EBUS Academy SD#91 Nechako Lakes

By September 17, 20192018-2019 Case Study

School Name: EBUS Academy

School District: SD#91 Nechako Lakes

Inquiry Team Members: Nikki Arnold: narnold@sd91.bc.ca, Megan Boniface: mboniface@sd91.bc.ca, Lorn Kennedy: lkennedy@sd91.bc.ca, Shannon Himmelright: shimmelright@sd91.bc.ca, Bonnie Toll: btoll@sd91.bc.ca

Inquiry Team Contact Email: mboniface@sd91.bc.ca

Type of Inquiry: NOIIE Transitions (focus on Indigenous learner transitions)

Grade Levels: Primary (K-3), Intermediate (4-7), Secondary (8-12)

Curricular Area(s): Other: Supporting students in all curricular areas

Focus Addressed: Indigenous understandings (for example, Traditional Knowledge, oral history, reconciliation), Differentiated instruction, First Peoples Principles of Learning, Inclusion and inclusive instructional strategies, Social and emotional learning, Transitions

In one sentence, what was your focus for the year? addressing full learning program for each student, including cultural learning

Scanning: Supporting full time K-12 (including adult) Aboriginal students at EBUS through a holistic approach of wrapping around the learner, personalization of learning, uncovering barriers and working through, around or removing them to improve success. Identifying ways to ensure that each learner is working towards dogwood graduation with dignity and purpose.

Focus: We were at the beginning of our scanning phase this year for each learner. We conducted regular check-ins with learners via phone as our learners are at a distance. One of the goals was to ensure that students were able to access their courses and receive support as needed. We also tried to identify any barriers for learners that prevented them from engaging in learning. Questions for scanning included: are you able to access your courses/program (technology)? What is preventing you/ your child from you accessing your/his/her/their courses? Who can you go to if you need help? What do you need help with? Can you find information easily if you need it? What would you like to do after graduation?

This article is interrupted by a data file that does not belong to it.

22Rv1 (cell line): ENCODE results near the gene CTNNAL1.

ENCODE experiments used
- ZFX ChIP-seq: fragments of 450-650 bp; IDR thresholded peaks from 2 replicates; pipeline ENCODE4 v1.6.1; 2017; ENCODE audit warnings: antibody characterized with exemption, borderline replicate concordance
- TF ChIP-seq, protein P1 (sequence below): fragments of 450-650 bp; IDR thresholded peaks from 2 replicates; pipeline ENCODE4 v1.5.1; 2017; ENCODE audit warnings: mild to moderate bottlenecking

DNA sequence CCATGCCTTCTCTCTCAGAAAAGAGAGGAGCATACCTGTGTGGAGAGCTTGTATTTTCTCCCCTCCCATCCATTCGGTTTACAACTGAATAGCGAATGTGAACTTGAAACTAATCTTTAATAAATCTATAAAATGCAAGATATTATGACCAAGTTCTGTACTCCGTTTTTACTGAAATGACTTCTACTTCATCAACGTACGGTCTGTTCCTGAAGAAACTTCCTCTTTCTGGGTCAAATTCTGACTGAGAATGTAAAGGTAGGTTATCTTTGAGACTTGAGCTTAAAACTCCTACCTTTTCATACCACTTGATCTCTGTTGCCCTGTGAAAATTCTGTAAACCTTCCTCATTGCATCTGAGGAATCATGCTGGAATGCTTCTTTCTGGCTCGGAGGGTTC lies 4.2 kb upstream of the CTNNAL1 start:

In May, we followed up to see if students in grades 10-12 were successful in completing courses and we identified students who had not successfully completed all courses so that we can reach out early to ensure that a plan is in place for the upcoming school year.

We continued this year with reading classes for primary learners and families using Strong Nations Readers and modeling reading strategies.

For future, we are also looking at developing a traditional or cultural learning IDS (independent directed studies) course for students in grades 10-12 to provide an engaging way to honour cultural learning in an area that interests them. For some students, we wonder if this type of learning opportunity could help re-engage them with school and lead to more IDS credits.
Through our Aboriginal Education program, we are regularly checking in with families and helping to support full-time Aboriginal learners with their studies and helping to provide cultural learning opportunities through our school and within their local communities. We are aware that we have a number of learners in K-9 and 10-12 (including some non-graduated adults) who are encountering barriers to accessing services, engaging in school or fully participating in their learning. We believe that our current approach to supporting these learners is insufficient. As well, our school district is participating in Equity Scan and we will be focussing on ensuring that all Aboriginal learners in our district graduate with dignity and purpose. Aligning our inquiry to the work of the Equity Scan made sense to us. We are focussing on our full-time learners in K-12 rather than specifically 10-12 as we know that early intervention and support is critical. We see this case study as a multi-year project.